Accuracy in Media

Billions of federal dollars are being funneled to schools to help with in-person safety and reopening efforts, but as the Associated Press reported, some “hurdles” to getting kids back in the classroom cannot be overcome with money.

These hurdles, however, require some deeper exploration.

The hurdles to in-person returns, according to the AP article, are:

  • “Many parents want to keep their children home.” Some parents, as noted in AP’s article, want safety assurances before returning children to the classroom. Other reasons not cited by the AP, however, are that parents want consistency for their children, which hybrid models don’t offer; the safety measures instituted at the schools have made the environment “miserable;” and/or students, even in the classroom, are still on laptops taught by virtual teachers. A survey with more than 1,000 participants in Virginia found that most (94.2%) had students in a hybrid model, but 71.1% believed schools should be operating 5 days a week in person now; 83.1% support full-time in person in the fall. 
  • “Teachers have pushed back on reopening plans.” Truth. Research discussed on the Brookings Brown Center Chalkboard asserts that teachers’ unions have heavily influenced school reopening plans, more than pandemic metrics. All K-12 teachers in all 50 states are eligible to receive the COVID-19 vaccine, but the CDC said in February that vaccination is not a prerequisite for getting back to school. Some teachers, despite vaccination, still teach remotely. 
  • “Social distancing keeps them from bringing back all students at once.” The CDC recently relaxed distancing guidelines and from six feet to three while masked, meaning more desks could fit in classrooms. The CDC also noted that if community transmission was high, six feet distancing should be implemented in middle and high schools (not necessarily a return to remote learning). A CDC science brief stated: “Based on the data available, in-person learning in schools has not been associated with substantial community transmission.” The brief mentioned some studies found “it is possible for communities to reduce incidence of COVID-19 while keeping schools open for in-person instruction.” Even with this info from the CDC, some school districts cite factors like maskless lunches and bussing as continued hurdles for keeping in-person numbers low. 

One hurdle not mentioned by the AP was the U.S. Department of Education’s own administrator’s lack of assurance that five-days-a-week education is viable this fall. Prior to the AP article being published, DOE Secretary of Education Miguel Cardona said in an MSNBC interview last week that it is “premature to tell” if schools should resume full-time, in-person learning. Only 45% of pre-K–8 are currently full-time in person, he said.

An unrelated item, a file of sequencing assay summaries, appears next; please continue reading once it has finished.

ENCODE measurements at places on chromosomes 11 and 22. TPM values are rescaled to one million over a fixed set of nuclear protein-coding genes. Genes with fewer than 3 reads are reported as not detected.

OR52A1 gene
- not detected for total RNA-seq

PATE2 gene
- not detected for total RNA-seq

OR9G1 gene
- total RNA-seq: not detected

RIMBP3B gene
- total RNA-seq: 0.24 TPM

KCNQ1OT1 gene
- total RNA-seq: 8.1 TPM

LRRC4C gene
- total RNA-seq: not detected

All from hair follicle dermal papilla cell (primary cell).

“One thing I know as a former commissioner of education, COVID-19 numbers will dictate how we move to reopen schools,” he said.

MSNBC’s Chris Hayes said in his interview with Cardona that teachers’ unions have been blamed by some as a “chief obstacle to getting back to in-person learning.”

Cardona failed to address the possible role of teachers’ unions directly, saying instead that “teachers have bent over backwards” to make it through the past year and “all educators want children in school, they just want it done safely.” 

What constitutes “safely” is often the sticking point. Just this week, Oakland Unified School District in California began bringing students back in a phased approach for in-person learning after reaching a deal with the teachers’ union. However, Superintendent Kyla Johnson-Trammell said not all schools would be able to open on time because less than 40% of district teachers agreed to come back by March 30.

Further south, it was revealed this week teachers in the San Diego Unified School District were, during their spring break on a volunteer basis, providing in-person instruction to undocumented minors at the convention center, while the district’s own students still had not received in-person learning.

“The hypocrisy, of these undocumented girls getting in-person education, shows the ridiculousness of the political science of this COVID virus has become,” Rep. Darrell Issa (R-Calif.) said in a statement

Thus far, only local news and right-leaning outlets have reported on this situation. White House Press Secretary Jen Psaki addressed it at a briefing, retorting that San Diego students would be returning to the classroom soon. Fox News’ Kristin Fisher clarified the students would return in person part-time.

“Does the White House think that this sends the right message to these 130,000 kids in San Diego and their parents, who’ve been stuck at home for the last year?” Fisher asked. Psaki said context of upcoming hybrid learning is important and that “we, of course, want that to be five days a week, and we’re confident we’ll get there early next month.”

Just like the Biden administration promised to open schools in his first 100 days and then rolled the goal back to mean K-8 receiving at least one day a week in the classroom.

Trust the scientists. Trust the CDC. Just wait until we get vaccines. Yet with study after study and updated guideline after guideline, the ball to fully reopening classrooms for many students suffering academically and mentally continues to be punted further down the academic calendar. 




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